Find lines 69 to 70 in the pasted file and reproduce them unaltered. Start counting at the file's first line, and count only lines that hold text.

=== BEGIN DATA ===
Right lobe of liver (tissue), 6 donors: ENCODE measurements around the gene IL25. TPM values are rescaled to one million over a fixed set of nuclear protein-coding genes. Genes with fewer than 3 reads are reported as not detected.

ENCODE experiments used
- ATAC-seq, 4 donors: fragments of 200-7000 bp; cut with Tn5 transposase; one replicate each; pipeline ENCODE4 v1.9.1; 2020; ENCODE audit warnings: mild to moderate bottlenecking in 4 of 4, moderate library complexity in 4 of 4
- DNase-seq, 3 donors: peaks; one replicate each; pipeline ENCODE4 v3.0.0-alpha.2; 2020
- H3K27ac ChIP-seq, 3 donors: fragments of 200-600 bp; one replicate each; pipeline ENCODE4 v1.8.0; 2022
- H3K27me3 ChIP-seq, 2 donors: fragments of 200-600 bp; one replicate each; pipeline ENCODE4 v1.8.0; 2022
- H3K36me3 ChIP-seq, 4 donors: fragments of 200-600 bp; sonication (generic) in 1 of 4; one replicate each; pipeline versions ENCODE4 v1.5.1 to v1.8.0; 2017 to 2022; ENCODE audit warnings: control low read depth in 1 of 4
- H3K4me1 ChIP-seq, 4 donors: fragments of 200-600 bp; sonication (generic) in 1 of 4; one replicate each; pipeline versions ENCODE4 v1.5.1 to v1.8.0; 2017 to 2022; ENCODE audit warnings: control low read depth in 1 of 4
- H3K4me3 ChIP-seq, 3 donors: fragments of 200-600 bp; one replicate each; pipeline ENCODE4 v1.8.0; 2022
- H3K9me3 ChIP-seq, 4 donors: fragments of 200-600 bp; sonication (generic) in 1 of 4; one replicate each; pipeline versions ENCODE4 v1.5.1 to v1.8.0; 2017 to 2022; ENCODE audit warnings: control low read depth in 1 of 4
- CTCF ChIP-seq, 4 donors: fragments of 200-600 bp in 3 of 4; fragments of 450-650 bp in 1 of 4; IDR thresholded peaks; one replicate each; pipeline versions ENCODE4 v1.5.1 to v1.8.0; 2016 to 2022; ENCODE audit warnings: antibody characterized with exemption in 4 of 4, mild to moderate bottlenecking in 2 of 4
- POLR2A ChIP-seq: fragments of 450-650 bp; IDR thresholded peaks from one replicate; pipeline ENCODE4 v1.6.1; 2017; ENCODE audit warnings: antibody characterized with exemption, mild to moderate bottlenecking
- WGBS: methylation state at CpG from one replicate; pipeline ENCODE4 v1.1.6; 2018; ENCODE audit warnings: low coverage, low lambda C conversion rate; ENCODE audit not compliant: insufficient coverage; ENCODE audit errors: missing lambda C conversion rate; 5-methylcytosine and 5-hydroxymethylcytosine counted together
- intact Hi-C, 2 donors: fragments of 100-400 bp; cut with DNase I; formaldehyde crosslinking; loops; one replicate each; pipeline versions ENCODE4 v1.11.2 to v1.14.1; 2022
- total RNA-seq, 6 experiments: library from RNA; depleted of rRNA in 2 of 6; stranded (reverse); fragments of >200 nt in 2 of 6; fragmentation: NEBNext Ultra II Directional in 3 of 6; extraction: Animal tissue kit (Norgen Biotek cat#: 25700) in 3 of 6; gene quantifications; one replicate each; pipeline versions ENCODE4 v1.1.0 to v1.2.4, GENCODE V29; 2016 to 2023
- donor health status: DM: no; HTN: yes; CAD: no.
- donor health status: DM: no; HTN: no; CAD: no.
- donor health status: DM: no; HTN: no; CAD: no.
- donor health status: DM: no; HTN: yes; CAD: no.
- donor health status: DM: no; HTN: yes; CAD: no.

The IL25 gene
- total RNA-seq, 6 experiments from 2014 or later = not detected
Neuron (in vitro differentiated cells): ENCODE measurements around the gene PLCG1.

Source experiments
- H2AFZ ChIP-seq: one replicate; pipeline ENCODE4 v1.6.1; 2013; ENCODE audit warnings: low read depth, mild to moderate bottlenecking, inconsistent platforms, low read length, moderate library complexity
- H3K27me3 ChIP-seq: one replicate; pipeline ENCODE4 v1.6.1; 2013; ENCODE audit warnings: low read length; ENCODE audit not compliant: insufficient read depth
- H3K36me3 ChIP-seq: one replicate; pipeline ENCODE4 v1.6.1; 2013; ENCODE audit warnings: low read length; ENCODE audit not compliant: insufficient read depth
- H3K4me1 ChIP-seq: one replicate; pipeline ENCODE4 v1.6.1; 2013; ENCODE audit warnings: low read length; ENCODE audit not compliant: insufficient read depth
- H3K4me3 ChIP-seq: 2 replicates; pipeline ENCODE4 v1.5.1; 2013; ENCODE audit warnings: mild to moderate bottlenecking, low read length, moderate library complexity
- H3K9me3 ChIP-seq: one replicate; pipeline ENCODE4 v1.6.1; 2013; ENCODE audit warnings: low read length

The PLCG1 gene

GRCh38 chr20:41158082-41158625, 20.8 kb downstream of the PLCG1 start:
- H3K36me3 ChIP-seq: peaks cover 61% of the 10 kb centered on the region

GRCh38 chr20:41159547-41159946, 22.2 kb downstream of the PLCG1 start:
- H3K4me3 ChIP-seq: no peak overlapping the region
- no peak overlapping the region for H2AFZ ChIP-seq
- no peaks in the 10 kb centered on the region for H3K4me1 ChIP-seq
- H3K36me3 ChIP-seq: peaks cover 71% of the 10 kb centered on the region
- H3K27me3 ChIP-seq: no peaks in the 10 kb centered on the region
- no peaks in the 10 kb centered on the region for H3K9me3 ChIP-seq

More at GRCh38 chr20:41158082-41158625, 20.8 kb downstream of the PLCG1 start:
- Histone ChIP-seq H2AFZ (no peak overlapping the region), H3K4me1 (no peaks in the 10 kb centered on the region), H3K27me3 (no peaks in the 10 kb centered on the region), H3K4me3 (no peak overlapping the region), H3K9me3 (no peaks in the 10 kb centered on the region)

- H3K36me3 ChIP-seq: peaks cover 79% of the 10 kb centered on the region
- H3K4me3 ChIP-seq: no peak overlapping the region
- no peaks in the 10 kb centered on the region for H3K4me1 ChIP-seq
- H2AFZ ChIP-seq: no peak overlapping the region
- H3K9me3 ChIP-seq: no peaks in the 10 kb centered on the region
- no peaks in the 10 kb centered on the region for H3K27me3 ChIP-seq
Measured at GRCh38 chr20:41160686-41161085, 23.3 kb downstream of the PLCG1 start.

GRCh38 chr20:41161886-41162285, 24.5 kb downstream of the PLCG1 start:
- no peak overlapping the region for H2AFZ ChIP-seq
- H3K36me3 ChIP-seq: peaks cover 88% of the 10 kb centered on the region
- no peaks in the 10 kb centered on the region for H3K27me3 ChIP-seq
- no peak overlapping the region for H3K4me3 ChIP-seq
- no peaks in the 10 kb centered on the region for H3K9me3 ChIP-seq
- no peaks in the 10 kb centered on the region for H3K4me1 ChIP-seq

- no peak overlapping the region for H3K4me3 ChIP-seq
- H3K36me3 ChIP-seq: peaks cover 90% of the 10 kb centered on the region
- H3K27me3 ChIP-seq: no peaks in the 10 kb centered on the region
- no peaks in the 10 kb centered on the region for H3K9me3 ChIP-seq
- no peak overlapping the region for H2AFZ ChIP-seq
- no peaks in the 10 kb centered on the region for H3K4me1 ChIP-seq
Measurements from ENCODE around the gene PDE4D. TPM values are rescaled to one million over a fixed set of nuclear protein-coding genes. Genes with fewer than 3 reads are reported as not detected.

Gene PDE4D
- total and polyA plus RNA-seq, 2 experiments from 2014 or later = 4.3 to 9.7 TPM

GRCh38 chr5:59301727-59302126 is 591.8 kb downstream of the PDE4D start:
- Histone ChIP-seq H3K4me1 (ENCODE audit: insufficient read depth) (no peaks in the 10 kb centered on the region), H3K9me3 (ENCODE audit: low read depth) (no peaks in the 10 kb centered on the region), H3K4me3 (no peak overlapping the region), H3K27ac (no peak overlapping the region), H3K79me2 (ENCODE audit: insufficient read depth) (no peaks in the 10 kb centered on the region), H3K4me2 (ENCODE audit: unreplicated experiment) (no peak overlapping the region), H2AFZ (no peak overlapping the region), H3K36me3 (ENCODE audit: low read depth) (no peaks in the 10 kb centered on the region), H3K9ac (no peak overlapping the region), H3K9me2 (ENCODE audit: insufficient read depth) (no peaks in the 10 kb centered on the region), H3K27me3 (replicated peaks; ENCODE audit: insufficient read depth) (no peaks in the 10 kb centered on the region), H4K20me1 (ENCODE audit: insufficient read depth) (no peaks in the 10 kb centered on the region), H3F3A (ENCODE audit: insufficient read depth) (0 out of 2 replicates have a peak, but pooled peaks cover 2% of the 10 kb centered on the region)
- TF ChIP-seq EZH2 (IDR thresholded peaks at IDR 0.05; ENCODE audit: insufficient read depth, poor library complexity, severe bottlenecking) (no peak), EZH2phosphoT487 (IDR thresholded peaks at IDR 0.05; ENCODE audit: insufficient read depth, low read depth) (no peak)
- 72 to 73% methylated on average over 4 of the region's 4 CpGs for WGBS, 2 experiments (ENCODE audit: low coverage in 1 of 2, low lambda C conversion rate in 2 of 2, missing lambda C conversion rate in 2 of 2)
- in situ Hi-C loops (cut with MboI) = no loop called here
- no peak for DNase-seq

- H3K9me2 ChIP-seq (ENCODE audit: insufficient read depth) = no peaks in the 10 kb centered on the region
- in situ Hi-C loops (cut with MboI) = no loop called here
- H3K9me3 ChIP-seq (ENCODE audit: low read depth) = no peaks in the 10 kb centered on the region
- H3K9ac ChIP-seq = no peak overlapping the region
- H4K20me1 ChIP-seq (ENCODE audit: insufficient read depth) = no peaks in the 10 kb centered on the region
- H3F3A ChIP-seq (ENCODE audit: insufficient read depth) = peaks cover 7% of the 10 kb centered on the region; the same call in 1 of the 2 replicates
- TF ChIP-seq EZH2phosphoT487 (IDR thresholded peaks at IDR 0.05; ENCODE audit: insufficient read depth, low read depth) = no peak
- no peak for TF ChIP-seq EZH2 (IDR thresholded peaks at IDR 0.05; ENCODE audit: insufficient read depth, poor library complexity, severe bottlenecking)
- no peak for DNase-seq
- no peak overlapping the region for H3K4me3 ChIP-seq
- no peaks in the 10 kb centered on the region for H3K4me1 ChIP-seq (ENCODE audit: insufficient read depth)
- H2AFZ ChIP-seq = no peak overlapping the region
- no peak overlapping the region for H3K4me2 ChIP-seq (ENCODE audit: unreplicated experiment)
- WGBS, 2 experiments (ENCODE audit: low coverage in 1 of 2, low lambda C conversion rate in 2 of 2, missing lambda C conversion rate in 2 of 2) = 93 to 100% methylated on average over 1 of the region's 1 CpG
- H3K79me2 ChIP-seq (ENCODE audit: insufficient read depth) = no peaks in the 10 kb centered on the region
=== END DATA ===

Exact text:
- 72 to 73% methylated on average over 4 of the region's 4 CpGs for WGBS, 2 experiments (ENCODE audit: low coverage in 1 of 2, low lambda C conversion rate in 2 of 2, missing lambda C conversion rate in 2 of 2)
- in situ Hi-C loops (cut with MboI) = no loop called here